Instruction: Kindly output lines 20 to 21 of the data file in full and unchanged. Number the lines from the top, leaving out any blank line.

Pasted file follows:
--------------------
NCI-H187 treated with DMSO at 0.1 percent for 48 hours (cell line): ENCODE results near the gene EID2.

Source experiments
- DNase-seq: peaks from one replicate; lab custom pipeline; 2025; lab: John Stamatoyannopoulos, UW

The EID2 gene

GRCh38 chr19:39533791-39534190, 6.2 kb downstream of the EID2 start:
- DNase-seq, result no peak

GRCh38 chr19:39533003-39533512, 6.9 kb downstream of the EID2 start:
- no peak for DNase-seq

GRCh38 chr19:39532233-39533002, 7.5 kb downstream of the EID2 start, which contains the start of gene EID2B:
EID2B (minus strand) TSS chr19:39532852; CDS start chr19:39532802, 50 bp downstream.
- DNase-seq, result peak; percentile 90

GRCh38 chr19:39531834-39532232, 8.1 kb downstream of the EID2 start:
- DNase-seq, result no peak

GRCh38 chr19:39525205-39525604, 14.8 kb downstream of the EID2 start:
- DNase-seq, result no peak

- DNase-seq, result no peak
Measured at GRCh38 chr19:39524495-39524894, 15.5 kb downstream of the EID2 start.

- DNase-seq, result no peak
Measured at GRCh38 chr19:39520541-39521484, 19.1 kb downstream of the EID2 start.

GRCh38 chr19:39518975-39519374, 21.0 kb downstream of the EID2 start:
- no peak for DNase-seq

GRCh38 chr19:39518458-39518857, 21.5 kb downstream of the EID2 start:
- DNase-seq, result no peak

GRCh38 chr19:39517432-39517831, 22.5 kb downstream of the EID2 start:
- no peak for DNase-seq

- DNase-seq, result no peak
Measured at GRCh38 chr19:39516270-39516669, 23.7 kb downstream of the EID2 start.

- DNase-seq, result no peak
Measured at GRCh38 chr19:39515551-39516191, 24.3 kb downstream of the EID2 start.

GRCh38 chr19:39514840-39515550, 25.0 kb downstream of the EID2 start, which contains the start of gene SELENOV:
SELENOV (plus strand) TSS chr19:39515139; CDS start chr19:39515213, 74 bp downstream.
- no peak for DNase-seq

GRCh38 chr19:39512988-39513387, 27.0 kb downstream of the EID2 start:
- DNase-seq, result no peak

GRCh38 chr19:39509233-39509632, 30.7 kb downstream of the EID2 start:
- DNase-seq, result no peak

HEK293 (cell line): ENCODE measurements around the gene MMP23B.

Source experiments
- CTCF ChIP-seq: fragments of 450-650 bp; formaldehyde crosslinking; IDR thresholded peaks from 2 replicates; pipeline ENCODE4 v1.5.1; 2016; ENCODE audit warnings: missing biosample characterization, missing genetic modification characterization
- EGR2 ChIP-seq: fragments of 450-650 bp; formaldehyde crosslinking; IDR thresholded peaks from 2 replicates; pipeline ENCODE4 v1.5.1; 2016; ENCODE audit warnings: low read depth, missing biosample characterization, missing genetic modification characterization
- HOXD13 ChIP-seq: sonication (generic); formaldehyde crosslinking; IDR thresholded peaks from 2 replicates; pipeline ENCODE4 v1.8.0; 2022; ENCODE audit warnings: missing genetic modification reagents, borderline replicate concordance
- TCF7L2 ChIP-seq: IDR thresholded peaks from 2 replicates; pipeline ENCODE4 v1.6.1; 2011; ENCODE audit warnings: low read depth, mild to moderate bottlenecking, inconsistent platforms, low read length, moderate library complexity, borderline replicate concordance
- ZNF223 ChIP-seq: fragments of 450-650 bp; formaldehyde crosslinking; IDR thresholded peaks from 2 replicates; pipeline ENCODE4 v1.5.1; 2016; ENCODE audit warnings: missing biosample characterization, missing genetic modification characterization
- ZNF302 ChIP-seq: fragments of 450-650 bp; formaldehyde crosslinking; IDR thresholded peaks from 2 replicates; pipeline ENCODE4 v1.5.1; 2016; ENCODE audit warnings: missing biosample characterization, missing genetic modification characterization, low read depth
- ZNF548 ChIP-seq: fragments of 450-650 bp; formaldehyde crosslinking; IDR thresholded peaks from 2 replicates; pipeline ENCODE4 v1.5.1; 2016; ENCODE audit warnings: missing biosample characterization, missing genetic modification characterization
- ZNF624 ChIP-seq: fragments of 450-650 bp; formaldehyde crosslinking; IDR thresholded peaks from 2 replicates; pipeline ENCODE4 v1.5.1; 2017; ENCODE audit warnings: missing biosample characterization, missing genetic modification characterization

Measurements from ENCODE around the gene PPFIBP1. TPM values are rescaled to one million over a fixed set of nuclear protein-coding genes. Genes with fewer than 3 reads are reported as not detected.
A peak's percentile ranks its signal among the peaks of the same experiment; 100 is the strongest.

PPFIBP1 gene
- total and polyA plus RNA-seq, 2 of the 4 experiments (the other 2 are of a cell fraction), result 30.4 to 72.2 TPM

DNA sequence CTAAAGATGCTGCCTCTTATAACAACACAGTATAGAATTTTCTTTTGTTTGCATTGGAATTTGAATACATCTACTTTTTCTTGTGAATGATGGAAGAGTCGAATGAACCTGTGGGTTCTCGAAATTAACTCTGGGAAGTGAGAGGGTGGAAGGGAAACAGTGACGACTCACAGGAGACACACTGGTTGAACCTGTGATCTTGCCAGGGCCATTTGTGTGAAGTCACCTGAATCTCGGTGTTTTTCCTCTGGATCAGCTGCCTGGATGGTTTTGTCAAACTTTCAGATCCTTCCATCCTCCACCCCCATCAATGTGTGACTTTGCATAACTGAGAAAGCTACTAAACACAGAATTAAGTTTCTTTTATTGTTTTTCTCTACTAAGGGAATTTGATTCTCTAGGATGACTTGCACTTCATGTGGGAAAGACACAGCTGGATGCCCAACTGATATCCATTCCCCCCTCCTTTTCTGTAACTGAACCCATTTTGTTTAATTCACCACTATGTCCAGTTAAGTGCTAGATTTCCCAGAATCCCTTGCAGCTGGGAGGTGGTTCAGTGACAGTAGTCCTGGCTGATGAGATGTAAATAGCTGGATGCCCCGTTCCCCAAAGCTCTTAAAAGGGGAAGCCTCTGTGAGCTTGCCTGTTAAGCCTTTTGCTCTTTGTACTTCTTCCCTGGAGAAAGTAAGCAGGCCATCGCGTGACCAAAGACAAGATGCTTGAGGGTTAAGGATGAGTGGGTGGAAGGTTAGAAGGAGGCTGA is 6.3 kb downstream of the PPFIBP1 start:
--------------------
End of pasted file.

GRCh38 chr19:39518975-39519374, 21.0 kb downstream of the EID2 start:
- no peak for DNase-seq